Streams are a common class to use in Node.js. Streams allow you the developer, to send data in chunks, rather than all at once to a file or some other output. Today, we talk about the types of streams, important stream methods, and the benefit of streams. Let’s start with stream types.
There are four types of streams; these are readable, writable, duplex, and transform. Readable and writable streams read and write data respectively into the stream’s buffer. Duplex can read and write. Finally, transform are duplex streams that can transform data as it is being read in. For most developers, the readable and writeable streams will be the most used. Next, let’s talk about methods.
Streams are based on the EventEmitter class in Node.js. As a result, streams are event driven. When a certain action is taken on a stream, such as data being obtained, the stream emits an event to process data elsewhere within its internal state. Furthermore, a developer can listen to these events with event handlers to perform other operations when the events are emitted. Now, for most developers, that means you will be working with event handlers when using these stream methods on their respective stream type. Let’s start with writable streams.
Writable streams represent output; they have the important methods write, setDefaultEncoding, end, and destroy. The write method writes data to the stream; this is similar to writing a message to your console output. Next, is the method setDefaultEncoding, which changes the way data is written; in most cases, this is “utf8”. The end method writes remaining data to the stream and prevents further write calls the stream. Finally, there is destroy, which destroys the stream entirely.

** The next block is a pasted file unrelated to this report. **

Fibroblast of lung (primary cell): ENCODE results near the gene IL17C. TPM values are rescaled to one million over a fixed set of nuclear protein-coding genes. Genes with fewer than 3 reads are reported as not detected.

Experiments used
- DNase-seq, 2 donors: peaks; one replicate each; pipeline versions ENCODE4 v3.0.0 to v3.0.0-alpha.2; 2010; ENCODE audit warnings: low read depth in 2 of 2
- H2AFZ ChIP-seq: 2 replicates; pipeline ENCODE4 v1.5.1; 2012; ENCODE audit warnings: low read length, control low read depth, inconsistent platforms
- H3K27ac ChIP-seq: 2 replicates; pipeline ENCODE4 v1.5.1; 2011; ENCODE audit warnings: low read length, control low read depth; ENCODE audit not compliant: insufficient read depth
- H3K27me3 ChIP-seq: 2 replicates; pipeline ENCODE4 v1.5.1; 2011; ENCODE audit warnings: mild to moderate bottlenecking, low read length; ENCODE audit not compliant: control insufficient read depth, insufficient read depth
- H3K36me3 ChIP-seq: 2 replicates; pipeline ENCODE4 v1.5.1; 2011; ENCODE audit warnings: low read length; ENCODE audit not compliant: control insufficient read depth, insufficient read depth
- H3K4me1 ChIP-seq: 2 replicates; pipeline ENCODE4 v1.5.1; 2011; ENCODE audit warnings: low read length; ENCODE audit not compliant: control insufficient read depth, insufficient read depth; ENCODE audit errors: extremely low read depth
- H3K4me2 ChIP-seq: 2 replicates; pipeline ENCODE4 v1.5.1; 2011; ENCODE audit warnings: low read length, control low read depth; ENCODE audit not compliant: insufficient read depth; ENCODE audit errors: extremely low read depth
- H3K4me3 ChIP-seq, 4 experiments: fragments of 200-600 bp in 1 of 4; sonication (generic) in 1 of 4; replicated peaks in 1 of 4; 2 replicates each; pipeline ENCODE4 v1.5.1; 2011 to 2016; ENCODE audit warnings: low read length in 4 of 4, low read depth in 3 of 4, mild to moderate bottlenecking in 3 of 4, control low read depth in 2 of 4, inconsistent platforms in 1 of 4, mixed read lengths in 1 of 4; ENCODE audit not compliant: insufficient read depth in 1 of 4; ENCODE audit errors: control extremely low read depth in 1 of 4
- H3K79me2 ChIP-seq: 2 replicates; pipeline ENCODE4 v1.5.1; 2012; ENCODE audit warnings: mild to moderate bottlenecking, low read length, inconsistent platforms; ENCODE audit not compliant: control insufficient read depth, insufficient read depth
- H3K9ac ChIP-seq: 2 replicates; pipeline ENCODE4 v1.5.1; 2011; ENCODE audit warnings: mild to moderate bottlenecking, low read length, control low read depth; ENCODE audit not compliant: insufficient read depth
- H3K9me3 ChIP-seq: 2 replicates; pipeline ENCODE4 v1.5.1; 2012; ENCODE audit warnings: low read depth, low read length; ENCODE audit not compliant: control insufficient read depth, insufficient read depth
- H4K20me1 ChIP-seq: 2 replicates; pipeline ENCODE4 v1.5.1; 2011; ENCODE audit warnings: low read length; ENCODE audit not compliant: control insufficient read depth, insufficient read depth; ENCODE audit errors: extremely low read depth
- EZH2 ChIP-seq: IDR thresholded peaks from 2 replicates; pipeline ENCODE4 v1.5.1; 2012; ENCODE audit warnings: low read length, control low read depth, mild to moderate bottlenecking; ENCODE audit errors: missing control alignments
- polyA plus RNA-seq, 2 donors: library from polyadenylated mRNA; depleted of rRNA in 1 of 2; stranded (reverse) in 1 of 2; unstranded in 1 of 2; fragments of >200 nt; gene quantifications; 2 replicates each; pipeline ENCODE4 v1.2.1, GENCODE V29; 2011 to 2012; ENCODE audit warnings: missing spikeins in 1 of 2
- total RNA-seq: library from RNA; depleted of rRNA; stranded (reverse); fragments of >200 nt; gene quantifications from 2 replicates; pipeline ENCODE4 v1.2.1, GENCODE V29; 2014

Now, writable streams are only one part of the equation; readable streams are the next important one.
Readable streams act as input; they read in data onto the internal buffer like any other stream. As such, they have these important methods: read, setDefaultEncoding, resume, pipe, unpipe, and destroy. The read method reads data into the internal buffer. setDefaultEncoding works just like writable streams version. pause and resume stop and resume the flow data respectively. Pipe and unpipe add or remove writable streams that data will be passed to. Finally, destroy destroys the stream.
These are all the important methods for use with streams in most situations. Both Duplex and Transform have all these methods, but you’ll rarely use these streams. Now, let’s get down to the benefits of streams.
Streams are beneficial when working with large chunks of data. By using streams, you can open up channels to send data to. For example, piping data to multiple files at the same time. Live streaming music to keep load times low. Processing video while streaming it through your application or game. In essence, streams help reduce load times and overhead for your projects. And allow you to manipulate data in tight spaces. Here’s a fun example of using streams to write to the console and multiple files:
In this example, we use the “fs” (file system) module to read and write files. Then, we create writable streams in the form of two test files. We use process.stdin (standard input) as our readable stream, and use the data in the internal buffer to pipe data directly into our three writeable streams (filestream1, filestream2, and process.stdout). Then to end our input while running the program, we simply press Ctrl+C on our keyboard.